Serie A Stadiums & Stats

Serie A, or Serie A TIM as it’s currently known due to sponsorship, has technically been in op-eration since 1898 and is one of the oldest leagues in world football. It had an usual format at the beginning of its life, however, with the round robin type format we all now know and love coming into effect for the 1929-1930 season and remaining in place ever since.

On this page you can find information about how Serie A works, what its history entails and about the sort of grounds you’ll find in use across the division. Try to contain your excitement.

Please note: The data for this league is still being collected. Please bear with us.

Stadium Stats

Stadium Year Opened Capacity Ave Attendance Record Attendance Record Attendance Match
Juventus Stadium
Juventus
2011 41,475 38,662 41,332 Juventus v B Munich (2016)
San Siro
AC Milan & Inter Milan
1926 80,018 48,358 83,381 Inter Milan v Schalke (1997)
Stadio Artemio Franchi
ACF Fiorentina
1931 43,147 26,031 58,271 Fiorentina v Internazionale (1984)
Stadio Olimpico
AS Roma / SS Lazio
1937 70,634 21,274 100,000 Italy v Hungary (1953)
Stadio San Paolo
S.S.C. Napoli
1959 60,240 38,760 112,365 SSC Napoli v AC Perugia (1979)

Team Stats

Team Year Founded Nickname Team Owner
AC Milan 1899 I Rossoneri (The Red and Blacks), Il Diavolo (The Devil), Casciavit (Lombard for: Screwdrivers) Rossoneri Sport Investment Lux
ACF Fiorentina 1926 Viola (Purple), Gigliati (Lilies) Diego Della Valle
AS Roma 1927 I Giallorossi (The Yellow and Reds), La Maggica (The Magic One), I Lupi (The Wolves) NEEP Roma Holding SpA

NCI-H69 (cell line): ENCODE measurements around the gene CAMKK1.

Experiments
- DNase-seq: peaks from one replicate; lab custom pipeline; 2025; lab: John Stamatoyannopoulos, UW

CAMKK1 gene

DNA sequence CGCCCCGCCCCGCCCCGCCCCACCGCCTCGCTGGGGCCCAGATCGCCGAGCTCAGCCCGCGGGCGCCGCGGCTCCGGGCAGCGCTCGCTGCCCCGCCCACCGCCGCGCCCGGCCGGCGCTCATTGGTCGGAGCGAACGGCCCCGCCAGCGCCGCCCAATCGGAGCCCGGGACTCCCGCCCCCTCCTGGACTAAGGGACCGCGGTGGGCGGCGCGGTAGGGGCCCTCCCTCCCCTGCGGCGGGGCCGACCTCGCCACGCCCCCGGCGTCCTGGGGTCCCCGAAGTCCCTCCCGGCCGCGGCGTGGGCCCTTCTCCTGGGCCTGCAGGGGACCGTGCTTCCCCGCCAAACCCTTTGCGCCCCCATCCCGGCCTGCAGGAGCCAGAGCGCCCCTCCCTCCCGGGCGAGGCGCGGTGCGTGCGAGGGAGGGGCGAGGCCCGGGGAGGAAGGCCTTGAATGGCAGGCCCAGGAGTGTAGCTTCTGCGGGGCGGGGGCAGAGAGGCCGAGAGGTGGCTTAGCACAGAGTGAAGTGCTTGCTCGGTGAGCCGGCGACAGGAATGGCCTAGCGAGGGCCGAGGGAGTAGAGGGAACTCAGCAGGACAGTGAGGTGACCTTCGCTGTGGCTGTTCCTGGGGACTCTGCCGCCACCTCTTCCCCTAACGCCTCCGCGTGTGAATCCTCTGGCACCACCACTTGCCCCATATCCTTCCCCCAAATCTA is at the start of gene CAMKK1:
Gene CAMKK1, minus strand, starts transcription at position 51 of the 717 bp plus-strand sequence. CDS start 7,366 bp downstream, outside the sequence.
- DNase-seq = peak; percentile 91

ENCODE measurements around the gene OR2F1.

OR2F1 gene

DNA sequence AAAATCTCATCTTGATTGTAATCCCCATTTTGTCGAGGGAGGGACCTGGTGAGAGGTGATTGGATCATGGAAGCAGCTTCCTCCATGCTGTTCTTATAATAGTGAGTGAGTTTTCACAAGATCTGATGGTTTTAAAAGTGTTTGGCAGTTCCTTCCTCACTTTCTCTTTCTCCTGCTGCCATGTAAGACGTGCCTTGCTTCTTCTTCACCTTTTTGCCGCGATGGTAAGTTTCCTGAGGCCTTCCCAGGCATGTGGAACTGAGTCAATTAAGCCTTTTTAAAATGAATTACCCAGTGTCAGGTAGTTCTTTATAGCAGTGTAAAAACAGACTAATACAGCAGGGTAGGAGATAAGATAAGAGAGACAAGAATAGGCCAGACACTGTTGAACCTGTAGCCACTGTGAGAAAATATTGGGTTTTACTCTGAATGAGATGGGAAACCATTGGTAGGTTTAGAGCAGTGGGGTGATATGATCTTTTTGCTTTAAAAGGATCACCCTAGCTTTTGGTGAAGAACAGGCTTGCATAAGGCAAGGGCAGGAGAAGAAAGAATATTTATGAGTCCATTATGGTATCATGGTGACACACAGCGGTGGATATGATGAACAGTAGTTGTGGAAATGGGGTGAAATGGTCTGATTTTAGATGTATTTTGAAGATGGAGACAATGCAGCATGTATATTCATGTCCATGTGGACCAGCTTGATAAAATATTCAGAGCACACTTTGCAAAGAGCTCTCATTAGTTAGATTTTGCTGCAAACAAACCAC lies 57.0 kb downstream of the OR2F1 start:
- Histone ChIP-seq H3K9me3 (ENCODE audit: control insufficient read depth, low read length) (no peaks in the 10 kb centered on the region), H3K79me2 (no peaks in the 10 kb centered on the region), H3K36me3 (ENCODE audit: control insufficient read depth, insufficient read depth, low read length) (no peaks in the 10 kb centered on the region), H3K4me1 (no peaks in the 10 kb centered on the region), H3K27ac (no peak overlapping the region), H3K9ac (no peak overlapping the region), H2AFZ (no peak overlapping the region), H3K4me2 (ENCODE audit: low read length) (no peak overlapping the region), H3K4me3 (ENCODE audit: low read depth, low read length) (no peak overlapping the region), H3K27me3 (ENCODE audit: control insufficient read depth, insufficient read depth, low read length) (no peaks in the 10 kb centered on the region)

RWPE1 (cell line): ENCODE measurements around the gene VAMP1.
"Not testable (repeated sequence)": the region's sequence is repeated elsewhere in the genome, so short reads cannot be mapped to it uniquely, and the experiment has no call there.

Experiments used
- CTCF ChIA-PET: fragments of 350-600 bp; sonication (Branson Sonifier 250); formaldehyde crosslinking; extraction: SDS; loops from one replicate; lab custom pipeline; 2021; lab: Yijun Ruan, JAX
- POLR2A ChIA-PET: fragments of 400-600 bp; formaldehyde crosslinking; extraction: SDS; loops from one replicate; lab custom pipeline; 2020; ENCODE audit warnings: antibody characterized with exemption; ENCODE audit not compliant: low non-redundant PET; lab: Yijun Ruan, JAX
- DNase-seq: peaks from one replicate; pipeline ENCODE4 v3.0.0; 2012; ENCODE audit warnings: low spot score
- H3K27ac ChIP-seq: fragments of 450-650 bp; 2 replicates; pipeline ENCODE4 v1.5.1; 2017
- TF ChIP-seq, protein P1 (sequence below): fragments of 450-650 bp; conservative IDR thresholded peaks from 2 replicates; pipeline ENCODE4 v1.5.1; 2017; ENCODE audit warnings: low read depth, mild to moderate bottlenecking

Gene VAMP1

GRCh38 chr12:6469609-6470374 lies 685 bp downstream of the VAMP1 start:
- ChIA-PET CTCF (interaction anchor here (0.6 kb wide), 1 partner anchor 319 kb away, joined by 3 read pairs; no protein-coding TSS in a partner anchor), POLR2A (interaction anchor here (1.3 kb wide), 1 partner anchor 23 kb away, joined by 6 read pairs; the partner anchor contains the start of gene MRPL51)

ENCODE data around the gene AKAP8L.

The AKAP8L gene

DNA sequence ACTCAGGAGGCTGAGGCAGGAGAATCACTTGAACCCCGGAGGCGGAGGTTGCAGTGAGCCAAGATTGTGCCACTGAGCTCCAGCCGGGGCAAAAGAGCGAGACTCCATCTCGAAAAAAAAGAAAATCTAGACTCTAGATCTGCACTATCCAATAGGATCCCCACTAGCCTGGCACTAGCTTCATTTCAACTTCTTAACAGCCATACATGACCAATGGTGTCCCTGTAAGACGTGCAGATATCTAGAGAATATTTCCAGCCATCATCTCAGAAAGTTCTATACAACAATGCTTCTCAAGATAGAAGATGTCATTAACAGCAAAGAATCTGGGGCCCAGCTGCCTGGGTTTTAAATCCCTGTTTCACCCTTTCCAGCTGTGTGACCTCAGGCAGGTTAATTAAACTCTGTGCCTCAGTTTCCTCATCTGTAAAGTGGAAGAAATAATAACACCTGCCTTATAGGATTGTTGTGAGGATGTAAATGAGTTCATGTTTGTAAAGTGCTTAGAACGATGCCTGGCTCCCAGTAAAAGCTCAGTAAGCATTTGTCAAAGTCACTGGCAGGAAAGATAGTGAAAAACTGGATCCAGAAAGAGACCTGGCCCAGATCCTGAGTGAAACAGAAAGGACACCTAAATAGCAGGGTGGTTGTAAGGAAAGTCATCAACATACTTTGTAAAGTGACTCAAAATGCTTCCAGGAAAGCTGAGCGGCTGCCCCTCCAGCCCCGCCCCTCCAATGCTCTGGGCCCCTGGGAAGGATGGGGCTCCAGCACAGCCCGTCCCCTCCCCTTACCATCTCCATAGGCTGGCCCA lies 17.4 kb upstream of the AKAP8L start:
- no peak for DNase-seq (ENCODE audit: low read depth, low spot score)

Inter Milan 1908 I Nerazzurri (The Black and Blues), La Beneamata (The Cherished One), Il Biscione (The Big Grass Snake) " Suning Holdings Group, International Sports Capital, Pirelli Suning Holdings Group, International Sports Capital, Pirelli"
Juventus 1897 La Vecchia Signora (The Old Lady), La Fidanzata d'Italia (The Girlfriend of Italy), La Madama (Piedmontese for: Madam), Il Bianconeri (The White and Blacks), Le Zebre (The Zebras), La Signora Omicidi (The Killer Lady),La Goeba (Gallo-Italic for: Hunchback Agnelli family
Napoli 1926 Partenope, Gli Azzurri, I Ciucciarelli Filmauro S.r.l.
SS Lazio 1900 I Biancocelesti (The White and Sky Blues), I Biancazzurri (The White and Blues), Le Aquile (The Eagles), Gli Aquilotti (The Eaglets) Claudio Lotito

Serie A Stadiums

Unlike La Liga, the Bundesliga and the Premier League, Serie A only contains a couple of truly spectacular stadiums. The San Siro in Milan and the Stadio Olimpico in Rome both have capacities of over 70,000 with the rest of the division average at half of that. The different types of stadiums lend the league a unique feel, with teams liable to play in a colossal venue one week before finding themselves at a small, close-knit ground the next.

The mixture of new money being used to build some exciting new stadiums and the older, more traditional grounds that you’ll find at clubs involved in Serie A is a fun and interesting one. Some grounds are all-singing, all-dancing affairs with the bells and whistles you’d associate with the best stadiums in the world, whilst others don’t have all of the mod-cons but have a charm and old-word quality that you could put alongside the best Italian architecture.

Much like with a lot of the stadiums in La Liga, a number of Italian grounds have taken ad-vantage of the country’s excellent climate and forgone the need to have a roof at all. It can give the impression of a small, squat ground when compared to some of the more intimidating affairs you’ll come across in the Premier League. Whatever else you might expect from Italian football, the vari-ation of stadiums is an exciting and interesting addition to the game in general.

About The League